CoastSnap beach monitoring

Being a beach scientist is a snap. Use your smartphone to measure beach change and help us understand and manage our dynamic coast.

The next time you visit a NSW beach, why not become a beach scientist by helping us measure how beaches erode and recover over time due to changing ocean conditions?

Visit a CoastSnap station to measure the shoreline and amount of sand on the beach by taking a photo with your smartphone and sharing it through our app or on social media.

Your snap will add to a community database that we use to map shoreline change and learn how different beaches respond to changing ocean conditions. Community beach monitoring can help to improve how we manage treasured coastal environments.

Coastsnap community beach monitoring sign

Download the CoastSnap app

Black and white Apple app store icon with apple image on left
Google play icon with coloured arrow

 

Download the free app and visit CoastSnap stations in New South Wales and around the world to be part of it. You can learn more about how to use the app and add your snaps on the National Parks and Wildlife Service CoastSnap page.

Find a CoastSnap station

CoastSnap stations are popping up all along the NSW coast at iconic beaches and in pristine coastal national parks.

Browse the gallery below to see stunning views at CoastSnap stations from north to south and discover where you can become a beach scientist.

You can find the locations of CoastSnap stations using the Spotteron map and see how community beach scientists are recording coastline change at each site.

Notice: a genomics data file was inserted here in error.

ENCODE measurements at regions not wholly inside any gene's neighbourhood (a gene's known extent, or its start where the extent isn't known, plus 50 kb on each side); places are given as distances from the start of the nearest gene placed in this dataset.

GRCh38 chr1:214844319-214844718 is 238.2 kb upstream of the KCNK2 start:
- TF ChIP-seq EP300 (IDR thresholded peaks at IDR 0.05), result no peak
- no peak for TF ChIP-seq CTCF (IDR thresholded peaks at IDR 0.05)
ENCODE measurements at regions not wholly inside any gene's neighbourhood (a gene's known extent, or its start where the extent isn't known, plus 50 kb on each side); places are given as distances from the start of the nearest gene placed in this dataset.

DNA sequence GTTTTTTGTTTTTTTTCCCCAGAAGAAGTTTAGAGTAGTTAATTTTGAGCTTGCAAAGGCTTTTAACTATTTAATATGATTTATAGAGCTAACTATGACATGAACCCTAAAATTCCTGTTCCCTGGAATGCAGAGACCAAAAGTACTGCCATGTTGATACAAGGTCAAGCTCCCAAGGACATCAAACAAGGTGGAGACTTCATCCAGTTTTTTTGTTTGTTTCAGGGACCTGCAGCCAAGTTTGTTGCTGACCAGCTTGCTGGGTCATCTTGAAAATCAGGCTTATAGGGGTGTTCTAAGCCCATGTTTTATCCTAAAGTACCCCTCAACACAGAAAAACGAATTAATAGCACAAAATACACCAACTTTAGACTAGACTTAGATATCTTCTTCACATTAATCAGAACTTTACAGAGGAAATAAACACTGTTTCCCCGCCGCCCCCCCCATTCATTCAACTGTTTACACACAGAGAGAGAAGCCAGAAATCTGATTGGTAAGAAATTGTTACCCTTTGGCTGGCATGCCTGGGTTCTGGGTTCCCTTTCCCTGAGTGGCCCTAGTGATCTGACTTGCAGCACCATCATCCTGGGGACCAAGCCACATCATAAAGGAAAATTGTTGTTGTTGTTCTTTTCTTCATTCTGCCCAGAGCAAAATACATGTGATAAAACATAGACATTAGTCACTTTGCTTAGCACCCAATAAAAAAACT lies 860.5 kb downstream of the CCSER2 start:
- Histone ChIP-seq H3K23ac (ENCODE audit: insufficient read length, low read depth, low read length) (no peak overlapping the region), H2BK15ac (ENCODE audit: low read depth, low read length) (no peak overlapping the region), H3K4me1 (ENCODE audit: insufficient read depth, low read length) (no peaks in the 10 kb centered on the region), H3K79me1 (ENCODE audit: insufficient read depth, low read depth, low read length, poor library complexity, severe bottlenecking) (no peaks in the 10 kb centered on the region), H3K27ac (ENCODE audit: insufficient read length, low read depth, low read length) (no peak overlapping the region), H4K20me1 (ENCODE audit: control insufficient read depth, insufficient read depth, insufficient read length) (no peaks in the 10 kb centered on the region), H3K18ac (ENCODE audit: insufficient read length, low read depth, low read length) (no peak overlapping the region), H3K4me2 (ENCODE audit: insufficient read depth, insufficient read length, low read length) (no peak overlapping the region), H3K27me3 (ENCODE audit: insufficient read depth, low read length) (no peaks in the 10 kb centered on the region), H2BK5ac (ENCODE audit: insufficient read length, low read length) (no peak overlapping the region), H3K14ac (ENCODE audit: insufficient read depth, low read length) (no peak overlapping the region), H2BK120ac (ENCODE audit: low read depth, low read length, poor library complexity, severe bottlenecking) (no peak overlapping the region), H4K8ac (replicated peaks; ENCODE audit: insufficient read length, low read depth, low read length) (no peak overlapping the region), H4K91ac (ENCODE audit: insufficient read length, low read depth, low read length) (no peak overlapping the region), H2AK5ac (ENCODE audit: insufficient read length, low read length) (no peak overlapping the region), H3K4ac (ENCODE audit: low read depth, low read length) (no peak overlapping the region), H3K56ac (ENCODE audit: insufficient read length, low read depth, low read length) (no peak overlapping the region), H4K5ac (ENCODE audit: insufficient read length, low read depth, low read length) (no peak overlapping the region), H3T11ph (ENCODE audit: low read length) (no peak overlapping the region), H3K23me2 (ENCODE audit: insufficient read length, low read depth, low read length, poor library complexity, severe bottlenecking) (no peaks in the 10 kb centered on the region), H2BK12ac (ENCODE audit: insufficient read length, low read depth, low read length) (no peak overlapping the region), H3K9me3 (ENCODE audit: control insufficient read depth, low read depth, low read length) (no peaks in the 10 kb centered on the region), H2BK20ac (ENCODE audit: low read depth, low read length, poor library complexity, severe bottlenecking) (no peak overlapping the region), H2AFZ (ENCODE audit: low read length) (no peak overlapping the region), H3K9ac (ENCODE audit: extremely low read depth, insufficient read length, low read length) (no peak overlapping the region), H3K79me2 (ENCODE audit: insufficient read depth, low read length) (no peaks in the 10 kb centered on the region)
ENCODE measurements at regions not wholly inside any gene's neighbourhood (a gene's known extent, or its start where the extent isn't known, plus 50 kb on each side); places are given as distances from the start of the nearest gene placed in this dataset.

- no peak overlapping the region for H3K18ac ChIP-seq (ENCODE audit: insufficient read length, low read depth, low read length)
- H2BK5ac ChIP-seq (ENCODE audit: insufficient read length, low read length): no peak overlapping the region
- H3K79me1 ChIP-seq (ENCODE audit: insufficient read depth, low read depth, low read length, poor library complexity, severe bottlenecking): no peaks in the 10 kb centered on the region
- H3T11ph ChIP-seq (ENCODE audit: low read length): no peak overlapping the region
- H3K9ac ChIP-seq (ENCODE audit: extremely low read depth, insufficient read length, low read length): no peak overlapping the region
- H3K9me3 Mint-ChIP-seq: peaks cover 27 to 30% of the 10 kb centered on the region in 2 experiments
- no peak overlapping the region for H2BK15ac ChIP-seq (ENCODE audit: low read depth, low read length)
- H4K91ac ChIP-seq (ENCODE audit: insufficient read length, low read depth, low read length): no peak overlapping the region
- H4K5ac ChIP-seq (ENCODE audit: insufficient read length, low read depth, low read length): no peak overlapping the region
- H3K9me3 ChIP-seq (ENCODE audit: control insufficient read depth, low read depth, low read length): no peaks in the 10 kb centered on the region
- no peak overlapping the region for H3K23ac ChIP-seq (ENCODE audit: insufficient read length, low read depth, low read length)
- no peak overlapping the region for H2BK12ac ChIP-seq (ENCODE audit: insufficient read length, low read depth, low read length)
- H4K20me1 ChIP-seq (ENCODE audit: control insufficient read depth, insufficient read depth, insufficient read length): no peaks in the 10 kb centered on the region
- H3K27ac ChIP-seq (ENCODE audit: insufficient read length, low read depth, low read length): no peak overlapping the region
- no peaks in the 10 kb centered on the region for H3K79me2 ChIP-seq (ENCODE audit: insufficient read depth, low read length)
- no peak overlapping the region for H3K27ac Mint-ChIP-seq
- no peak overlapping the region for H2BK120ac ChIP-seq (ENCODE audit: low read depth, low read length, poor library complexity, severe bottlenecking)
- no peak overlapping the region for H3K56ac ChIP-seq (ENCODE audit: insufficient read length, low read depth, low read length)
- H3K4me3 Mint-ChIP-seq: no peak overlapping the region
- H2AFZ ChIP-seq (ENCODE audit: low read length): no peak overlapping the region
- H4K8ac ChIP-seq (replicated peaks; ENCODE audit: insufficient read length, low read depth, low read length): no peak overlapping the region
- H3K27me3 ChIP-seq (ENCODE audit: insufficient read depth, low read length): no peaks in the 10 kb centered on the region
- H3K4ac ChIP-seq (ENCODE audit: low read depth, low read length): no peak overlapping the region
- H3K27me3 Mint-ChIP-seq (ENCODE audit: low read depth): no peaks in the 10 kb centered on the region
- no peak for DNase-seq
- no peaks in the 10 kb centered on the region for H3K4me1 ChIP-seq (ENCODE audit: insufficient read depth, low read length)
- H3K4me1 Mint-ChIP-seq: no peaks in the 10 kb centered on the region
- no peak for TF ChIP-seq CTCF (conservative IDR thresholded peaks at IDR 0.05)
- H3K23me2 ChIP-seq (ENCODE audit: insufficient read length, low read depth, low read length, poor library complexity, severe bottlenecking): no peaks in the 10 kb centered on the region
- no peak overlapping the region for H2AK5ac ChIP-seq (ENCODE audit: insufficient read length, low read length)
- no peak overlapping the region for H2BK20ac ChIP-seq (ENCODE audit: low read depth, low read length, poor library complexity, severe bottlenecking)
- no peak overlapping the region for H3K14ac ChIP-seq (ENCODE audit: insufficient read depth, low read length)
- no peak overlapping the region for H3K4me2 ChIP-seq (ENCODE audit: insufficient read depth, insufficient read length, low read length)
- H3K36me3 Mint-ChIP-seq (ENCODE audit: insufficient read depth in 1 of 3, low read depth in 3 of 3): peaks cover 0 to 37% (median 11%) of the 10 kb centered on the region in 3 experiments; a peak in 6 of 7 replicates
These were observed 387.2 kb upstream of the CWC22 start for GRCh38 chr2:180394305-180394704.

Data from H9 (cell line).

How does it work?

Our innovative photo-point cradles and image processing turn your smartphone into a precision beach monitoring tool. By fixing the position of your device we ensure that all community photo records are captured from the same location. We normalise images from different smartphone cameras and map the shoreline in each photo accounting for the tide level at the time of capture.

Over time our community scientist's build accurate records of how beaches erode and recover with varying ocean conditions. The community shoreline mapping is similar in accuracy to professional surveys using expensive GPS equipment.

Broulee Head shorelines

What do we learn?

The amount of sand on the beach and in the surf zone where waves break is constantly changing. Sand bars migrate in and out and change their shape in response to changing waves and tides. Sand is often removed from the beach by large waves and high tides and scattered offshore, leaving a narrow or eroded beach. The sand is usually returned by calmer waves and the beach builds out again.

By mapping beach change over time using your CoastSnaps we can learn how different beaches respond to changing ocean conditions. Coastal researchers and managers use that information to investigate how much a beach might erode during storms, or in response to long-term environmental change such as sea level rise.

Coastnap beach response

About CoastSnap

The UNSW Water Research Laboratory and the NSW Government partnered to develop CoastSnap in 2017. Beginning with 2 pilot sites at Manly and North Narrabeen beaches we developed the tools and techniques to make simple and accurate community beach monitoring a reality. We also discovered that communities and their visitors love learning about dynamic coasts by getting involved as community beach scientists.

From its humble beginnings on Sydney's Northern Beaches, CoastSnap is now a global phenomenon. See how communities around the world are measuring and learning about their beaches on the CoastSnap Spotteron page.